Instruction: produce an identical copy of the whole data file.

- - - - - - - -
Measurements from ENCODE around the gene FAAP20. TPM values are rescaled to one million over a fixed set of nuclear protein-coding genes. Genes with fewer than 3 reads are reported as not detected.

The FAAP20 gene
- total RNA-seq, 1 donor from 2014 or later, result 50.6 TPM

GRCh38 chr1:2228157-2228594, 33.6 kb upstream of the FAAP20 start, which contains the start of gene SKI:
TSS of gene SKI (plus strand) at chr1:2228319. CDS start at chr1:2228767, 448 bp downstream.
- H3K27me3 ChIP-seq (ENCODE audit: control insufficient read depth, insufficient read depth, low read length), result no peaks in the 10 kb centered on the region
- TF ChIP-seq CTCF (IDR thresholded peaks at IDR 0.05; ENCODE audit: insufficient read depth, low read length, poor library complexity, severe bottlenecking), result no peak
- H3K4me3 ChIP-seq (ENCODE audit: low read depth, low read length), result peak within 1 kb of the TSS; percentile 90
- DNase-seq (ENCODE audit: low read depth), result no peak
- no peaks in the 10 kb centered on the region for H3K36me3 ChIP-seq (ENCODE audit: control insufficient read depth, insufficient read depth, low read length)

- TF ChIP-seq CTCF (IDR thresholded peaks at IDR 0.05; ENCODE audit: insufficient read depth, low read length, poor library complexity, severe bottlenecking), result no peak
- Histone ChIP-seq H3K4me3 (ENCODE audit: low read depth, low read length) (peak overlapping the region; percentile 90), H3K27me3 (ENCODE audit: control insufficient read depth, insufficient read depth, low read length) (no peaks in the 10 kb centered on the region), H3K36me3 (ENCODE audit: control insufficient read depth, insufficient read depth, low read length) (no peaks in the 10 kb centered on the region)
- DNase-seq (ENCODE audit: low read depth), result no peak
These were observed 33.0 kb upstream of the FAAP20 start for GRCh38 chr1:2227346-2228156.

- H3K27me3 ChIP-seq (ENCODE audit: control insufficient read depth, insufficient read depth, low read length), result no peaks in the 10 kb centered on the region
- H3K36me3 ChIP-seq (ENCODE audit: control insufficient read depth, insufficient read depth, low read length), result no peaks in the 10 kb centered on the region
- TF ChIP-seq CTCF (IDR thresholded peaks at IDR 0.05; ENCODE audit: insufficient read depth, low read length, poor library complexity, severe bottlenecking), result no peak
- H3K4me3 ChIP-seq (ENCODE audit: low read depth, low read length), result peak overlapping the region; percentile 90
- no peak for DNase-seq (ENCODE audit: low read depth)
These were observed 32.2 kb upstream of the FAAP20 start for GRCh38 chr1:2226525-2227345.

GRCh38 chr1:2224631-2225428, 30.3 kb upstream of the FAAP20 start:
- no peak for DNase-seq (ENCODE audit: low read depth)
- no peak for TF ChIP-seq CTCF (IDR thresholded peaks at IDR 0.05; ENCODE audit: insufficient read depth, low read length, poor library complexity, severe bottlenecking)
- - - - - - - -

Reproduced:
Measurements from ENCODE around the gene FAAP20. TPM values are rescaled to one million over a fixed set of nuclear protein-coding genes. Genes with fewer than 3 reads are reported as not detected.

The FAAP20 gene
- total RNA-seq, 1 donor from 2014 or later, result 50.6 TPM

GRCh38 chr1:2228157-2228594, 33.6 kb upstream of the FAAP20 start, which contains the start of gene SKI:
TSS of gene SKI (plus strand) at chr1:2228319. CDS start at chr1:2228767, 448 bp downstream.
- H3K27me3 ChIP-seq (ENCODE audit: control insufficient read depth, insufficient read depth, low read length), result no peaks in the 10 kb centered on the region
- TF ChIP-seq CTCF (IDR thresholded peaks at IDR 0.05; ENCODE audit: insufficient read depth, low read length, poor library complexity, severe bottlenecking), result no peak
- H3K4me3 ChIP-seq (ENCODE audit: low read depth, low read length), result peak within 1 kb of the TSS; percentile 90
- DNase-seq (ENCODE audit: low read depth), result no peak
- no peaks in the 10 kb centered on the region for H3K36me3 ChIP-seq (ENCODE audit: control insufficient read depth, insufficient read depth, low read length)

- TF ChIP-seq CTCF (IDR thresholded peaks at IDR 0.05; ENCODE audit: insufficient read depth, low read length, poor library complexity, severe bottlenecking), result no peak
- Histone ChIP-seq H3K4me3 (ENCODE audit: low read depth, low read length) (peak overlapping the region; percentile 90), H3K27me3 (ENCODE audit: control insufficient read depth, insufficient read depth, low read length) (no peaks in the 10 kb centered on the region), H3K36me3 (ENCODE audit: control insufficient read depth, insufficient read depth, low read length) (no peaks in the 10 kb centered on the region)
- DNase-seq (ENCODE audit: low read depth), result no peak
These were observed 33.0 kb upstream of the FAAP20 start for GRCh38 chr1:2227346-2228156.

- H3K27me3 ChIP-seq (ENCODE audit: control insufficient read depth, insufficient read depth, low read length), result no peaks in the 10 kb centered on the region
- H3K36me3 ChIP-seq (ENCODE audit: control insufficient read depth, insufficient read depth, low read length), result no peaks in the 10 kb centered on the region
- TF ChIP-seq CTCF (IDR thresholded peaks at IDR 0.05; ENCODE audit: insufficient read depth, low read length, poor library complexity, severe bottlenecking), result no peak
- H3K4me3 ChIP-seq (ENCODE audit: low read depth, low read length), result peak overlapping the region; percentile 90
- no peak for DNase-seq (ENCODE audit: low read depth)
These were observed 32.2 kb upstream of the FAAP20 start for GRCh38 chr1:2226525-2227345.

GRCh38 chr1:2224631-2225428, 30.3 kb upstream of the FAAP20 start:
- no peak for DNase-seq (ENCODE audit: low read depth)
- no peak for TF ChIP-seq CTCF (IDR thresholded peaks at IDR 0.05; ENCODE audit: insufficient read depth, low read length, poor library complexity, severe bottlenecking)